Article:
The Warlord of the Air: Political message doesn’t overwhelm the adventure

fantasy and science fiction book reviewsThe Warlord of the Air by Michael MoorcockThe Warlord of the Air by Michael Moorcock

In 1971, Michael Moorcock published a trilogy called Nomad of the Timestreams. Titan Books is reissuing this series. The first book, The Warlord of the Air, introduces us to Oswald Bastable, a captain of the 53rd Lancers in 1902, who, through a bizarre occurrence is hurled into 1973 — a 1973 that is very little like the one our history books, or Wikipedia, tell us about.

Moorcock is an excellent writer, and in The Warlord of the Air he set out to create a late Victorian/Edwardian pastiche. At this, he succeeded brilliantly. Except for the politics and the use of actual historical figures, The Warlord of the Air reads as if it flowed from the pen of H. Rider Haggard, Arthur Conan Doyle or Rudyard Kipling.

Moorcock follows the period’s conventions by giving his story a frame — actually, a double frame, as 1971’s Michael Moorcock tells us about the discovery of a manuscript written by his grandfather, also Michael Moorcock. Grandfather Michael’s story starts in 1903, on Rowe Island, where he is taking a rest cure. Moorcock meets and befriends a strange English madman, Oswald Bastable, who has disembarked from a tramp steamer. Bastable says straight out that he is an opium-eater, using the drug to dull the confusion of his life. He proceeds to tell Moorcock his story.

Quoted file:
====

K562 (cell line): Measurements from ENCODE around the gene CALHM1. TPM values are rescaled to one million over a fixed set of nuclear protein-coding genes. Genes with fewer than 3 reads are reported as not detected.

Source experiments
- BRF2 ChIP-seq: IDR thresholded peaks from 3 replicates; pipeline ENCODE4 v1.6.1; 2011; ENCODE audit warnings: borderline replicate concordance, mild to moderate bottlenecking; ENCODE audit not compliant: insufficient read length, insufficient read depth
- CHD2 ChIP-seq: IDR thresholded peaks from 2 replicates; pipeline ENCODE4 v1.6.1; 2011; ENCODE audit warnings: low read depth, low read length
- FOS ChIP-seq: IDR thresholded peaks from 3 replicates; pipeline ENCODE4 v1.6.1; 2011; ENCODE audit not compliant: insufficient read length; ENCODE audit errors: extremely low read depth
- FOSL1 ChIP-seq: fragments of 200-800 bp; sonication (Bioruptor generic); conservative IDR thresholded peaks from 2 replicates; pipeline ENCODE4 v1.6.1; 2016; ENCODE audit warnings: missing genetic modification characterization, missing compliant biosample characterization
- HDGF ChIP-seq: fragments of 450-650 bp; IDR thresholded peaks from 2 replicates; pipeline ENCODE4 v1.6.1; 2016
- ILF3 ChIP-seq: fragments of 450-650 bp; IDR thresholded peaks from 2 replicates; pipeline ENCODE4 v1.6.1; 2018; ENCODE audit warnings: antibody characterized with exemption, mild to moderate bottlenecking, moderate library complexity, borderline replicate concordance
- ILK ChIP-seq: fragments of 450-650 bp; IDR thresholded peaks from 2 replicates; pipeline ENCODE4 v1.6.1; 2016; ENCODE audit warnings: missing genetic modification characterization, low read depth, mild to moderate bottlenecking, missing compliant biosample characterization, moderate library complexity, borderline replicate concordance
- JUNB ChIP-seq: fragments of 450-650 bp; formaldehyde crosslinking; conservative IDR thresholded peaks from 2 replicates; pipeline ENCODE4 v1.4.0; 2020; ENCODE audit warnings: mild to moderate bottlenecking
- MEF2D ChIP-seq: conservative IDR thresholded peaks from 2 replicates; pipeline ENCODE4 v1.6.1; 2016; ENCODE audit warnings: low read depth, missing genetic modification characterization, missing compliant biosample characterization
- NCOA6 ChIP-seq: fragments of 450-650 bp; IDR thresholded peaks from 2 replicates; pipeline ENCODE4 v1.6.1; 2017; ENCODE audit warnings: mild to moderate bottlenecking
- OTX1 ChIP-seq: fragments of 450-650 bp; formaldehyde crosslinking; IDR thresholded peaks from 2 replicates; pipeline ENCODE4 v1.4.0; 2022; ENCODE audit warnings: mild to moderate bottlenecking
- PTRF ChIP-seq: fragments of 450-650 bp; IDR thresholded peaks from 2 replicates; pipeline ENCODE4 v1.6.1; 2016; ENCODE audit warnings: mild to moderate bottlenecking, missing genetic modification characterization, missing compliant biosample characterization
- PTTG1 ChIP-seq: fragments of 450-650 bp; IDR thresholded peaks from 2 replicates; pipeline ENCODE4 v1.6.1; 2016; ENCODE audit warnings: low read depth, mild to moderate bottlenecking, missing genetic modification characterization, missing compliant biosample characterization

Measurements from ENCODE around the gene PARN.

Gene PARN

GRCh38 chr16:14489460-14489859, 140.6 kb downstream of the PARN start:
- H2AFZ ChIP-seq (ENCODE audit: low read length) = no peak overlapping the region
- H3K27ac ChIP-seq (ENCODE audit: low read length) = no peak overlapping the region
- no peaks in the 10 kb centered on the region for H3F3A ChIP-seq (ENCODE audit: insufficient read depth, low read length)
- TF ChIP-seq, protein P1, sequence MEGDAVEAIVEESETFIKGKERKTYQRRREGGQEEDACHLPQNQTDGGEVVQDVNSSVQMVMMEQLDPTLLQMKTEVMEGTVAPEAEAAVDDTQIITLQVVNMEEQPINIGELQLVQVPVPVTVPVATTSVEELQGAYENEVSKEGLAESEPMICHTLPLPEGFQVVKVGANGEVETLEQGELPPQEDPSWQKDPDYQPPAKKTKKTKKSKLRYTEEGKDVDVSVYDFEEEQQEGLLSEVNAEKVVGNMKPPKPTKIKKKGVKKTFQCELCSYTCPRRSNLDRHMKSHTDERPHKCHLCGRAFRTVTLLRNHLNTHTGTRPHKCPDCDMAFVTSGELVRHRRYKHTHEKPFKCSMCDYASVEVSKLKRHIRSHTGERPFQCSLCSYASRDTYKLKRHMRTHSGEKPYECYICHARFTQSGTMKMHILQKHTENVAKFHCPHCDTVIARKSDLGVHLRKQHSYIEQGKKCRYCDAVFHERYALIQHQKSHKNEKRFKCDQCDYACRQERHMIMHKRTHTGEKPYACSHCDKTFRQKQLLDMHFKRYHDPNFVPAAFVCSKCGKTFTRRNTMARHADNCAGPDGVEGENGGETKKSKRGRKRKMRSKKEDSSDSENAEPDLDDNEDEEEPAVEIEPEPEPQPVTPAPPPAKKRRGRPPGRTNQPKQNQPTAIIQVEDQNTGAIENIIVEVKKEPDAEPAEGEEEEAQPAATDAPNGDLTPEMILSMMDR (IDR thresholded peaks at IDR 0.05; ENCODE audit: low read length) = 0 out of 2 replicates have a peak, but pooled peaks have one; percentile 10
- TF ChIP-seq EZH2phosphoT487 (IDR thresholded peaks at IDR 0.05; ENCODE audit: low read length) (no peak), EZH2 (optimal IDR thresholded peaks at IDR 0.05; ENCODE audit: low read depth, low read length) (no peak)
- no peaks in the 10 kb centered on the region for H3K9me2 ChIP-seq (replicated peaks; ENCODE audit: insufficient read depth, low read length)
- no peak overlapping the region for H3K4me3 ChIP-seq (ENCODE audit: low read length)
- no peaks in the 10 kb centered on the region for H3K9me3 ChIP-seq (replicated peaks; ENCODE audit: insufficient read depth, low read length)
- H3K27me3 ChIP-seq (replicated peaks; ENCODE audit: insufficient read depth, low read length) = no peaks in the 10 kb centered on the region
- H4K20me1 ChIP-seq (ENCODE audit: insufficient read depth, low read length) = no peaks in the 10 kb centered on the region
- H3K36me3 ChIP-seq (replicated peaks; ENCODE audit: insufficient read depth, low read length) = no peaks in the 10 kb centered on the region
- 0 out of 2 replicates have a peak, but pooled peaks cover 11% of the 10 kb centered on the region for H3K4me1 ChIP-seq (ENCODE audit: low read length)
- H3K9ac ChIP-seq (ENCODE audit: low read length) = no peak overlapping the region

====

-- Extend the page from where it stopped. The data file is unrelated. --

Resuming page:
Bastable was sent to the country of Kumbalari, a Himalayan kingdom hostile to the British Empire. The country’s enigmatic leader invited Bastable and a small party to the capital, Teku Benga, allegedly to talk about a peace treaty. As he describes the city to Moorcock, it is clear he was not impressed.

The whole city glittered in the cold light and it did, indeed, seem older than any architecture I had even seen or read about. Yet for all its richness and its age, Taku Benga struck me as a rather seedy sort of place, as if it had seen better days. Perhaps the Kumbalaris had not built it. Perhaps the race which had built it had mysteriously disappeared, as had happened elsewhere, and the Kumbalaris had merely occupied it.

There is no peace treaty. The invitation is a trick. Bastable and his team try to escape through a strange, dark labyrinth. He is soon separated from his mates, and passes out. When he awakens, the city around him is in ruins, destroyed by an earthquake — one that clearly happened decades ago. Bastable is rescued by a British airship, and discovers that he is in 1973.

When he returns to London, Bastable finds an economic and technological paradise. Goods are high-quality and inexpensive; there are no slums and no poverty; everyone can afford a house on the wages from a thirty-two-hour work week. The countryside is fresh and unspoiled. The only flaw in this utopia is the occasional bomb attack by anarchists. Bastable can’t understand why anyone would protest such a perfect world.

He soon stops trying to convince people that he is from 1902, and just says that he has amnesia. He gets a job with the Special Air Police, an assignment that keeps him aboard the airships he has grown to love. This assignment holds the seeds of both his disgrace and his awakening.

Moorcock creates a plausible alternate world and shows it to us through the eyes of someone very much the product of the British Empire. After Bastable is forced to resign from the Special Air Police, he takes a job with the captain of a tramp steamer airship. To his horror, he learns that Captain Korzenioski is transporting two people accused of anarchy and acts of terrorism. Bastable plans to take control of the airship and turn the crew and passengers in, but before he can, the ship is hijacked by the Eurasian pirate O.T. Shaw, known as the Warlord of the Air.